## Algebra, part I- Numbers, Variables, Operations, Expressions,
Relations

This series of lessons is designed to help you learn, or review,
the fundamentals of algebra. We start off with the very basics-
numbers, variables, and operations.

Algebra is one of the main branches of mathematics. It concerns
studying number structures and relations. Let's start with the very
first thing that math involves- numbers.

**Numbers**- these are the symbols we use to do
math. For example, 3, -289, 0, five.

There are actually various types of numbers around. They
include:

**A. Real numbers** This group, denoted by a lareg
R, represents the large portion of numbers you've ever seen. Every
numberyou can place on a number line is real.

**B. Natural numbers** This group, generally
denoted by an N, is the group of all positive integers, like 7, 18,
or 219499234.

**C. Integers** This group is denoted by a Z, and
it represents all integers, including the natural numbers, 0, and
negative multiples of all natural numbers like -5 and -2439.

**D. Rationals** This group is Q, and it represents
all nice numbers that can be expressed as a ratio of two integers.
1, 1/3, 0.4 and -6/7 are all rational numbers, while or are irrational numbers.

Numbers are cool. You may ask yourself, why do I need all of
these different types of numbers? Are there unreal numbers floating
around, and if so, what are they used for? Why do we need
irrationals, can't all numbers just be nice?

Questions such as this will be answered in a future part of the
series.

For now, let's introduce the next big step- variables:

**Variables** are non-numerical representations of
numbers. They're usually letters, like X or Y. They can also be
Greek letters like alpha, or crazy stuff like @. In actuality,
variables can be anything you can think of, like a pickle or a
shoe.

So what are variables useful for? We use variables to represent
unknown numbers in mathematical expressions. Before we can move on
to mathematical expressions, however, we have to take a look at one
major thing first.

### Introducing- operations:

**Operations** are basic actions you can perform
with your numbers and variables.

**The basic operations are:**

bq.

**A. Addition:** for example,

bq.

**B.
Multiplication:**for example,

There are other minor variations of these operations:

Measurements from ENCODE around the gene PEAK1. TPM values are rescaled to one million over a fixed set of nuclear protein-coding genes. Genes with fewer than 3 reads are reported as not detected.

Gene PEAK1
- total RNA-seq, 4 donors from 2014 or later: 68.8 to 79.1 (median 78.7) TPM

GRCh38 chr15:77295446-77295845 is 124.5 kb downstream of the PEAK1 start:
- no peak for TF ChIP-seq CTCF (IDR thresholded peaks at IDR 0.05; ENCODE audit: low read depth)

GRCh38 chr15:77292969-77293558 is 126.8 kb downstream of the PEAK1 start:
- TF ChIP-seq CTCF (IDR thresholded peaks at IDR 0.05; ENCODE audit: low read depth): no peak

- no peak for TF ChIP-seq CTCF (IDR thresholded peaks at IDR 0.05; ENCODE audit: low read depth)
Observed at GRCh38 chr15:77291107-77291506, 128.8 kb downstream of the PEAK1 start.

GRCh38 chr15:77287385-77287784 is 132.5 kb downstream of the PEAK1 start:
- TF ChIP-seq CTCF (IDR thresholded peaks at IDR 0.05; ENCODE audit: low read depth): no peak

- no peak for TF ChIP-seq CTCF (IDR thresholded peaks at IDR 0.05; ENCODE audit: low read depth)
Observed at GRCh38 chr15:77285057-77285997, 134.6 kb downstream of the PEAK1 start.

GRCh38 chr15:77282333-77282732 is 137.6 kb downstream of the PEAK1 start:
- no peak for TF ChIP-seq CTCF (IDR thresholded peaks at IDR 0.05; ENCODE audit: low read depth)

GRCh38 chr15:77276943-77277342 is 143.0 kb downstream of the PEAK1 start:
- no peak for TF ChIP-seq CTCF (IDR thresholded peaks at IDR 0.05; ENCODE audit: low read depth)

bq.

**C. Subtraction, adding a negative:** bq.

**D. Division, multiplying by an inverse:** .

Cool.

Now, let's put it all together:

Sounds like a joke, right? Ok, here goes: . Wait… now what?

This is a mathematical expression. Expressions that involve one or
more variables and some constants are called
**polynomials**%. is another polynomial.
There are lots of polynomials around, but what are they good
for?

On their own, polynomials aren't good for much. But they become
a whole lot more useful when we add this:

### Relations between mathematical variables

**Relations** in math, you may be surprised to
know, have nothing to do with my various ex-girlfriends. These
mathematical symbols include "=", ">", "<", etc. They allow
us to compare mathematical expressions.

Here's a super easy **example**: . Here's a slightly more
complicated example: . You may already realize these are equivalent, i.e. they
mean the same thing. How do I know that? Simple, because
mathematical expressions can be simplified. For example, say
. We can
subtract 3 from both sides to get , then divide by 5 to
get . This process is
called **Solving mathematical equations** (with 1
unknown).

Next time, we'll talk about solving inequalities, equations with
2 unknowns, and other techniques to simplify expressions.

**Thanks for reading this Welcome to Algebra
Lesson!**

**Click
Here for Algebra-part-i**

**Click
Here for Algebra-part-iii**

**Click
Here for Algebra-part-iv**

**Click
Here for Algebra-part-v**

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